Intro to STEM

STEM. A quick google search will lead you to an overwhelming number of headlines, initiatives, statistics, and programs all tagged with the four letters “STEM.” While we have access to all sorts of information at our fingertips, we must pause to ask ourselves: what do these four letters mean for our community, our schools, and our students? My blog posts focus on exactly that. Here, we will break down STEM to better understand what it means for our students and how it is being woven into the culture of our SAU 39 schools and classrooms. We will attempt to make the walls of our classrooms transparent so you can witness the journeys our students are embarking on and better understand why STEM is important in education.

What is STEM?

STEM can be simply defined as the cross-disciplinary study of our world through the intersection of science, technology, engineering, and mathematics. While the definition might seem straightforward, how it needs to be brought to life for students is anything but. What this really means is that our educators and students are limited only by their imagination as they explore and make meaning of the world around them! In order for us to better explore this, we must separate the two distinct branches of STEM: content knowledge, and the skills and practices.

Content Knowledge

Content knowledge in STEM is domain specific and includes diverse topics within science, technology, engineering, and mathematics. These range from life science to chemical engineering, algebra to physics, and bioengineering to coding. A comprehensive STEM education provides students with the opportunity to explore across the disciplines and build the foundational content knowledge that will support an increasing complexity as they progress through their studies. Of the estimated 1.6 million employees hired over the next five years by major American companies, the vast majority will be required to demonstrate STEM literacy, and about half will need an expertise in STEM, according to the U.S. Department of Education in 2016.

Skills and Practices

Equally important to content is the second branch of STEM: the skills and practices. This idea has been condensed into eight science & engineering practices outlined in the Next Generation Science Standards (NGSS).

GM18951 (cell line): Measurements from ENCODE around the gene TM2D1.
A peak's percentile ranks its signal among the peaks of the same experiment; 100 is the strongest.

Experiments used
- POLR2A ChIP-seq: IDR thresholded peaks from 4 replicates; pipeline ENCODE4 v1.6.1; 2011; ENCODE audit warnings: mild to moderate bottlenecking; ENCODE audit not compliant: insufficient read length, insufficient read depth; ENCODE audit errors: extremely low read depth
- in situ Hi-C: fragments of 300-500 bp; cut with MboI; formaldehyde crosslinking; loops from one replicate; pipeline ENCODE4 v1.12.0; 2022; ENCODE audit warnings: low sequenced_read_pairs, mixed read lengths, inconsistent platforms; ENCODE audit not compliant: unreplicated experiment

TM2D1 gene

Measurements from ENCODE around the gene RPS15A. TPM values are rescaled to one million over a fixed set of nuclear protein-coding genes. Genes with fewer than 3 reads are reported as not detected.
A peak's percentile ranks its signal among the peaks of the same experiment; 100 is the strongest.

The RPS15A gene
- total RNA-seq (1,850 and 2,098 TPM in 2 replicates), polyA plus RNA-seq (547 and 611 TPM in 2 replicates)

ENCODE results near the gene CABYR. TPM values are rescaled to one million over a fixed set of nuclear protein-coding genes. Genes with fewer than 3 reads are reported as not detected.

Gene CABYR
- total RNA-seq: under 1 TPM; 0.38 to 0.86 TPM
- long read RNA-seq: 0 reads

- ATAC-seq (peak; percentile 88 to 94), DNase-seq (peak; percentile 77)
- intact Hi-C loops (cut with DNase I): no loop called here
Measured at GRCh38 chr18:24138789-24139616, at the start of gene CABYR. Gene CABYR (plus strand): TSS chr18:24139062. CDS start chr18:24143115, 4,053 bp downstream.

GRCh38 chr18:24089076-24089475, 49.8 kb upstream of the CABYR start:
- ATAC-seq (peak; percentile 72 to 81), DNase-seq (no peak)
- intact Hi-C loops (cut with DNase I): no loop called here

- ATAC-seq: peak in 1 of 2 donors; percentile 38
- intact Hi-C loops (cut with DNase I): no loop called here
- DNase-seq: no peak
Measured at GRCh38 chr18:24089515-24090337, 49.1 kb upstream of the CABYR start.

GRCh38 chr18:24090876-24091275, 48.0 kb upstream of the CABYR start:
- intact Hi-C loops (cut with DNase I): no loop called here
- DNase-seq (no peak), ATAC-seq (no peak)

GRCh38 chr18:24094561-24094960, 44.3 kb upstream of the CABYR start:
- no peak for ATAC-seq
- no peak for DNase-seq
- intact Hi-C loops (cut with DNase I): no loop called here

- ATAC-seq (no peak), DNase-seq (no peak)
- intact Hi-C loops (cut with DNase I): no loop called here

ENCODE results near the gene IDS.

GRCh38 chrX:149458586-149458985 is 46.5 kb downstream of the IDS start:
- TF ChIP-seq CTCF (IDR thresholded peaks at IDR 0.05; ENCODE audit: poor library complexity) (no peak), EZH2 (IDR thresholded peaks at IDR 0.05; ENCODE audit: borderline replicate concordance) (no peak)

NGSS Science and Engineering Practices
1. Asking questions (for science) and defining problems (for engineering)
2. Developing and using models
3. Planning and carrying out investigations
4. Analyzing and interpreting data
5. Using mathematics and computational thinking
6. Constructing explanations (for science) and designing solutions (for engineering)
7. Engaging in argument from evidence
8. Obtaining, evaluating, and communicating information

According to the U.S. Department of Education, these skills are required in nearly all job sectors and occupations. Even though these have been labelled as science & engineering practices, they are truly life practices—skills and habits we want to instill in our students regardless of the content area they are studying. These eight practices offer educators an opportunity to engage learners across all content areas. In weaving them into social studies, art, and reading classes, educators can work to support the skills our students need in order to pursue emerging career opportunities and paths we haven’t even imagined yet. You may have heard of STEAM or STREAM; it’s these practices that continue to add letters to the acronym.

What’s Next?

So what does all this mean for our students? It means that as educators, we are mindful that we are preparing students for careers that don’t even exist yet. It’s our job to fill students’ toolboxes so that no matter which path they choose, they will be prepared. To fulfill our obligation to the next generation, we must build both cognitive knowledge and skills across the content areas in order to establish authentic learning.

I look forward to sharing the exciting STEM learning that is happening in our schools over future posts! For more information, check out the two documents referenced in this blog:

  1. Next Generation Science Standards
  2. STEM 2026: A vision for Innovation in STEM Education (US Department of Education, 2016)

 

Bethany Bernasconi, Dean of Instruction – Amherst Middle School